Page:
In France, since the start of themeteorological summer — understand from 1is June — some 40,000 hectares of forest went up in smoke. This is incredibly more than the less than 2,000 hectares burned at the same period in 2021. But infinitely less than the 81.7 million hectares of forest that disappeared in the world between 1960 and 2019.
According to the calculations of researchers from Center for Biodiversity and Climate Change, Forestry and Forest Products Research Institute (FFPRI, Japan) and given the parallel increase in world population, the forest area per inhabitant has thus decreased by more than 60% over the same time interval. It was 1.4 hectares in 1960. It was only 0.5 hectares in 2019.
A forest transition in progress
Beyond the direct loss in biodiversity represented by the deforestationremember that the forest also contributes to limiting the anthropogenic global warming by sequestering part of our emissions of carbon dioxide (CO2). To be more down to earth, the forest also supports at least 1.6 billion people in the world…
The researchers also confirm the theory that a forest transition is underway. They point out that the losses today occur mainly in low-income countries. On the side of tropics. In higher income countries, on the other hand, in the extratropics, forest gains are observed. Hence the need, on the one hand, to support low-income countries to help them improve their capacity to minimize their forest losses. And on the other hand, to encourage high-income countries to reduce their dependence on imported tropical forest products.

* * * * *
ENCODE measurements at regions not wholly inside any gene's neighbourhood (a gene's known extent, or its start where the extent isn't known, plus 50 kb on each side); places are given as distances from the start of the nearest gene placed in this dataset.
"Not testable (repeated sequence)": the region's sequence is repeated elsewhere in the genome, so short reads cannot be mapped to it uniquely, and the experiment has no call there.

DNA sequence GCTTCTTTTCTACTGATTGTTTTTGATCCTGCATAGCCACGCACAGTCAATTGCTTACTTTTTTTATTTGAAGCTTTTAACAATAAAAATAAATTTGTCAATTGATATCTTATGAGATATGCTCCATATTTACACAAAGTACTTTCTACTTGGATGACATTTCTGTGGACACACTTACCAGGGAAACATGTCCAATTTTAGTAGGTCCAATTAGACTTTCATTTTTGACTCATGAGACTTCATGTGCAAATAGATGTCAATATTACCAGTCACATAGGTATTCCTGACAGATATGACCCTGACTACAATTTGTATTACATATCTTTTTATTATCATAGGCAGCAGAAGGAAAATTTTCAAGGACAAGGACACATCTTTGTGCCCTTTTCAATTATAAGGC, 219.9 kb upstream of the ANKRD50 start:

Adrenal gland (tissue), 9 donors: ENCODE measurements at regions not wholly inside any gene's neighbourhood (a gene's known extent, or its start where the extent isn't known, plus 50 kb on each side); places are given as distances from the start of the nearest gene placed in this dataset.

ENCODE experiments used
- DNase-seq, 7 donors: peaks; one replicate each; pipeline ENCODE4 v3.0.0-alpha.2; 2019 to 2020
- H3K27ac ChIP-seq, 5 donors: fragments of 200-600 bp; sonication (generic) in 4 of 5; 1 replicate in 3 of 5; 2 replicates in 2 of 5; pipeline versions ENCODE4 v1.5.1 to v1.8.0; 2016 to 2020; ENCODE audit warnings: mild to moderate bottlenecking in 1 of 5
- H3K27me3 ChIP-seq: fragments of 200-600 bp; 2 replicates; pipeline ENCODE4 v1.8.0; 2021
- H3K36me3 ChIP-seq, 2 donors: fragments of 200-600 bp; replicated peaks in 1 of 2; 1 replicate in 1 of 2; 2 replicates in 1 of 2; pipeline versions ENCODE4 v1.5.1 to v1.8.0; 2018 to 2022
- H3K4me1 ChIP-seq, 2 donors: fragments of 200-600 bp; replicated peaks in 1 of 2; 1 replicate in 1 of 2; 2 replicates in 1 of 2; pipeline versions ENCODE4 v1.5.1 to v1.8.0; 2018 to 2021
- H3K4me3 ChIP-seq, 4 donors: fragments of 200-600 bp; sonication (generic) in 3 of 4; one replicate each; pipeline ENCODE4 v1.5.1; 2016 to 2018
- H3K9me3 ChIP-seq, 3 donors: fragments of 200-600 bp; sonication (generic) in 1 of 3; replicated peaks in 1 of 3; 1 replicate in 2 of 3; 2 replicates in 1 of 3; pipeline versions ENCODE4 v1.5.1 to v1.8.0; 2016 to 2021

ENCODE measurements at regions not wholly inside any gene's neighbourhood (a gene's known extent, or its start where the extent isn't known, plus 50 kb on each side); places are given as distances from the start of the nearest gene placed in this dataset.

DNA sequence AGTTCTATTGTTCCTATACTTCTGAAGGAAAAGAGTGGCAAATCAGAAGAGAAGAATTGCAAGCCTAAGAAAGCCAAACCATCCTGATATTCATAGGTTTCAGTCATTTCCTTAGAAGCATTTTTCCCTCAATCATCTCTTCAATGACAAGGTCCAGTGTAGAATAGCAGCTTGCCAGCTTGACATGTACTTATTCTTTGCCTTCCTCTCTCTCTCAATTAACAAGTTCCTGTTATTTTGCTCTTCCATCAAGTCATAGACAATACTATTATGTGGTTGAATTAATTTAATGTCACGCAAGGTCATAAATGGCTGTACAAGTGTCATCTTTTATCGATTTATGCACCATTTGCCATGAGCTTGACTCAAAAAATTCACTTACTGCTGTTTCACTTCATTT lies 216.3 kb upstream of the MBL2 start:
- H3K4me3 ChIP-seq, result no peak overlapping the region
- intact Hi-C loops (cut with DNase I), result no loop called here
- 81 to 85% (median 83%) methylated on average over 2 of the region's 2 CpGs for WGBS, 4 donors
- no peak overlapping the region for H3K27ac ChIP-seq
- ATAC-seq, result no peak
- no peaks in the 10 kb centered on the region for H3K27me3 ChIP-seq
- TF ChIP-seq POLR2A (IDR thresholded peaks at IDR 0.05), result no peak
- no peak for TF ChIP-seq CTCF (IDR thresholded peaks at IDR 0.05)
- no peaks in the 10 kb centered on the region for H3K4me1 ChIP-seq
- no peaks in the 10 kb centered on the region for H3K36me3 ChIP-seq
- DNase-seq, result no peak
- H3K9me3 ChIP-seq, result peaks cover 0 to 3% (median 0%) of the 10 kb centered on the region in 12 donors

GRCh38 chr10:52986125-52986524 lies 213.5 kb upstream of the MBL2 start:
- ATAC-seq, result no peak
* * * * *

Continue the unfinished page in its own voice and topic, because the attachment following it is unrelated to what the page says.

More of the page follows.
Wales: Llyn Crafnant ForestIn North Wales, the forest of Llyn Cratnant Erwlas / Flickr – Creative Common License (by-nc-sa 2.0)
Belouve ForestAccording to Wikipedia: The Bélouve forest is a forest on the island of La Réunion, a French overseas department in the Indian Ocean. It occupies a perched plateau located on the edge of the natural circus occupied by the municipality of Salazie, on the territory of which it is nevertheless located. It can only be reached by a cul-de-sac road that crosses the forest of Bébour coming from La Plaine-des-Palmistes or from the north by a steep hiking trail rising from the islet of Hell-Bourg. It is one of the forests of Reunion which produces the highland tamarind wood used in cabinetmaking. The Grande Mare in the Bélouve forest with the high tamarind woods and the rampart of the Plaine des Lianes forest in the background. Louis Volant / Flickr – Creative Common License (by-nc-sa 2.0)